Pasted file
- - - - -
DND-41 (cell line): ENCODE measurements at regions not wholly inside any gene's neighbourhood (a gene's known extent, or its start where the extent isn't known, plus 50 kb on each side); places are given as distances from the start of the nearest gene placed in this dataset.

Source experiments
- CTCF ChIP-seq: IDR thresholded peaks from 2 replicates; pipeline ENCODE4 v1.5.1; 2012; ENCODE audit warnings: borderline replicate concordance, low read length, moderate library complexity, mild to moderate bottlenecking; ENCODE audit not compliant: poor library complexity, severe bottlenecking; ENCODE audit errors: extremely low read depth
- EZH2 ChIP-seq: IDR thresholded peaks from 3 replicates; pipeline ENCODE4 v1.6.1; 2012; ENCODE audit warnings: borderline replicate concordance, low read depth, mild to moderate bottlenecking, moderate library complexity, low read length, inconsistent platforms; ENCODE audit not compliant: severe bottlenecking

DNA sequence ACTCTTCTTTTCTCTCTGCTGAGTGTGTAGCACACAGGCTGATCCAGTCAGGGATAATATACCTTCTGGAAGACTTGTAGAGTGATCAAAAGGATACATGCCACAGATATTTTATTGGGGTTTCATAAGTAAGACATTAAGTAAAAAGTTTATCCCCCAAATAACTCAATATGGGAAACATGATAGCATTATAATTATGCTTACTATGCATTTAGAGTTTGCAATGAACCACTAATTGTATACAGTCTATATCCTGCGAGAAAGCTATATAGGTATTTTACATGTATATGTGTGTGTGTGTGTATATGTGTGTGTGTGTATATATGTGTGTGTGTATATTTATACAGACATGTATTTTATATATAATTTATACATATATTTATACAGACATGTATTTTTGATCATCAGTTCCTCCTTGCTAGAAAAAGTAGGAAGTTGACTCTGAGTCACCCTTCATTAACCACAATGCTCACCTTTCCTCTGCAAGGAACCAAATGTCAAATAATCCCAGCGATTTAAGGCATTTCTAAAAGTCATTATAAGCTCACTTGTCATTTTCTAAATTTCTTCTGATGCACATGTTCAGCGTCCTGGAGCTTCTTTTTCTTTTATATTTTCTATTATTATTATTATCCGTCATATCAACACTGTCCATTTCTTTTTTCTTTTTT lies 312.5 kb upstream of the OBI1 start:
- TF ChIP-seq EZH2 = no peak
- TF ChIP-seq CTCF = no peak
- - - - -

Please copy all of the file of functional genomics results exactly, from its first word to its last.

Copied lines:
DND-41 (cell line): ENCODE measurements at regions not wholly inside any gene's neighbourhood (a gene's known extent, or its start where the extent isn't known, plus 50 kb on each side); places are given as distances from the start of the nearest gene placed in this dataset.

Source experiments
- CTCF ChIP-seq: IDR thresholded peaks from 2 replicates; pipeline ENCODE4 v1.5.1; 2012; ENCODE audit warnings: borderline replicate concordance, low read length, moderate library complexity, mild to moderate bottlenecking; ENCODE audit not compliant: poor library complexity, severe bottlenecking; ENCODE audit errors: extremely low read depth
- EZH2 ChIP-seq: IDR thresholded peaks from 3 replicates; pipeline ENCODE4 v1.6.1; 2012; ENCODE audit warnings: borderline replicate concordance, low read depth, mild to moderate bottlenecking, moderate library complexity, low read length, inconsistent platforms; ENCODE audit not compliant: severe bottlenecking

DNA sequence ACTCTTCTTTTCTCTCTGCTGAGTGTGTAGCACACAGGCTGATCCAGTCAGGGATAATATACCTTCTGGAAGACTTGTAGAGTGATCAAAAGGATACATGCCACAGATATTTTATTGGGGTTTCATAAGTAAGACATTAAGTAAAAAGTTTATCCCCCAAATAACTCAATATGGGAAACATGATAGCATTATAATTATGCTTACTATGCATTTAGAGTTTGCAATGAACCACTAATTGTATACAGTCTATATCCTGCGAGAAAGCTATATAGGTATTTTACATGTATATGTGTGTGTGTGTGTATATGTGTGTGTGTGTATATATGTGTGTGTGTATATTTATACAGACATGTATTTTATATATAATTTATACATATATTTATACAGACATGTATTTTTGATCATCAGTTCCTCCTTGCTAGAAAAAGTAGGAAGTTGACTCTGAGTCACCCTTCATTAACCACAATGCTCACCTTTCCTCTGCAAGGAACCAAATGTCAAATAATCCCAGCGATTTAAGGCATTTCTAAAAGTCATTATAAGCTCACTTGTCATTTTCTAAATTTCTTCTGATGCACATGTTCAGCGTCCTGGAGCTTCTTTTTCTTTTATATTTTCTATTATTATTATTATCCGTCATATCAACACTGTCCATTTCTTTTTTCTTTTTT lies 312.5 kb upstream of the OBI1 start:
- TF ChIP-seq EZH2 = no peak
- TF ChIP-seq CTCF = no peak